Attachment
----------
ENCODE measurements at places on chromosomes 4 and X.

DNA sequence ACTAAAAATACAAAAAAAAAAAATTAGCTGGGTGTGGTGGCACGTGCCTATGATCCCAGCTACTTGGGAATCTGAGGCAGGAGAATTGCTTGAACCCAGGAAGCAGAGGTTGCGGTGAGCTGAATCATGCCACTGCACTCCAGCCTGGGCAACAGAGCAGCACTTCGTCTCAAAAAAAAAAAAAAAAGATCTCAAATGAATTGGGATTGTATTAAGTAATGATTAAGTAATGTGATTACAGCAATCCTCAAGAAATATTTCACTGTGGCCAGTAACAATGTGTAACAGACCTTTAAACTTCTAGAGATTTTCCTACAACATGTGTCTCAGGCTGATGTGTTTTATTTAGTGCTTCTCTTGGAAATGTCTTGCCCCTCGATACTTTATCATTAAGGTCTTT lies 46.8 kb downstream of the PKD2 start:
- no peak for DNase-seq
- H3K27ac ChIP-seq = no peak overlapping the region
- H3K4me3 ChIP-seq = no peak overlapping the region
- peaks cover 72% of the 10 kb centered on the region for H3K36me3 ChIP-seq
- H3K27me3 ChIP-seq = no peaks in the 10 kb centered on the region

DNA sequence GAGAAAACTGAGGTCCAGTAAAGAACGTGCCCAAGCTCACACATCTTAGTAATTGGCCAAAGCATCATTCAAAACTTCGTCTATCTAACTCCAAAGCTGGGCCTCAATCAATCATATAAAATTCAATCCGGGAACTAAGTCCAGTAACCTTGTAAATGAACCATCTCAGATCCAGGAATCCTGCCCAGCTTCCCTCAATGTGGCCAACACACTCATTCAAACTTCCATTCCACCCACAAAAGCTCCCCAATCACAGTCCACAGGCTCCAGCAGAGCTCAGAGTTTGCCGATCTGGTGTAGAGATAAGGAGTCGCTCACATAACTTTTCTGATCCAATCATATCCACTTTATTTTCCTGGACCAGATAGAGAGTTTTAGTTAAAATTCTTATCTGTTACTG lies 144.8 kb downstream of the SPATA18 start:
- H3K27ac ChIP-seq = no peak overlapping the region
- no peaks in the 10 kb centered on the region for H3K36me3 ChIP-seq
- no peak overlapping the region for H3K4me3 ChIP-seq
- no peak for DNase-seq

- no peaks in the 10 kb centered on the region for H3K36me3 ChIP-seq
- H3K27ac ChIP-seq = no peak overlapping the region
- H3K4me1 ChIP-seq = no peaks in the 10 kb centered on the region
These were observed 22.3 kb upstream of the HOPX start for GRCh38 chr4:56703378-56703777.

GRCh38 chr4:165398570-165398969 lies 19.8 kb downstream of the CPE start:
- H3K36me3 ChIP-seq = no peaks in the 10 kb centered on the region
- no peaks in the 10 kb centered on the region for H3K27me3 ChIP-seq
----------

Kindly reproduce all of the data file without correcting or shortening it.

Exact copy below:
ENCODE measurements at places on chromosomes 4 and X.

DNA sequence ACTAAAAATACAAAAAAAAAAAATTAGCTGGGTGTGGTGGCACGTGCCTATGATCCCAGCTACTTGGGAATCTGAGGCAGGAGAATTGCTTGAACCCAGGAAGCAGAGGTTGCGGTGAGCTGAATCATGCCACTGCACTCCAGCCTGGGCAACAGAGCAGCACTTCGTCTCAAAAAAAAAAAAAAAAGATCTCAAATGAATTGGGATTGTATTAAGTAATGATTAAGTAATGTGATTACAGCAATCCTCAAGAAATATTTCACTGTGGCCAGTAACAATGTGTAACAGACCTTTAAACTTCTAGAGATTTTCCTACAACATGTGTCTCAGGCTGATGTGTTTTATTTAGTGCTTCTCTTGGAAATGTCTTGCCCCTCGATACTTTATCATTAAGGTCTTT lies 46.8 kb downstream of the PKD2 start:
- no peak for DNase-seq
- H3K27ac ChIP-seq = no peak overlapping the region
- H3K4me3 ChIP-seq = no peak overlapping the region
- peaks cover 72% of the 10 kb centered on the region for H3K36me3 ChIP-seq
- H3K27me3 ChIP-seq = no peaks in the 10 kb centered on the region

DNA sequence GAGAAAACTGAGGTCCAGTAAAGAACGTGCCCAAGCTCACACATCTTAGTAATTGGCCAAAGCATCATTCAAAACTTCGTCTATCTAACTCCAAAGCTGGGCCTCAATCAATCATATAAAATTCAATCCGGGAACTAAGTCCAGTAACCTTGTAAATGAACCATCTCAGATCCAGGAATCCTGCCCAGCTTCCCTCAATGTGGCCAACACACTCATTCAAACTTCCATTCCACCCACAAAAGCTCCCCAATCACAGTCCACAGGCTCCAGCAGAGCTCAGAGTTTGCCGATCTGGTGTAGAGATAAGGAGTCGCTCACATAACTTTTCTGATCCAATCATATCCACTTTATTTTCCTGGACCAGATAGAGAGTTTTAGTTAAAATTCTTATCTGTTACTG lies 144.8 kb downstream of the SPATA18 start:
- H3K27ac ChIP-seq = no peak overlapping the region
- no peaks in the 10 kb centered on the region for H3K36me3 ChIP-seq
- no peak overlapping the region for H3K4me3 ChIP-seq
- no peak for DNase-seq

- no peaks in the 10 kb centered on the region for H3K36me3 ChIP-seq
- H3K27ac ChIP-seq = no peak overlapping the region
- H3K4me1 ChIP-seq = no peaks in the 10 kb centered on the region
These were observed 22.3 kb upstream of the HOPX start for GRCh38 chr4:56703378-56703777.

GRCh38 chr4:165398570-165398969 lies 19.8 kb downstream of the CPE start:
- H3K36me3 ChIP-seq = no peaks in the 10 kb centered on the region
- no peaks in the 10 kb centered on the region for H3K27me3 ChIP-seq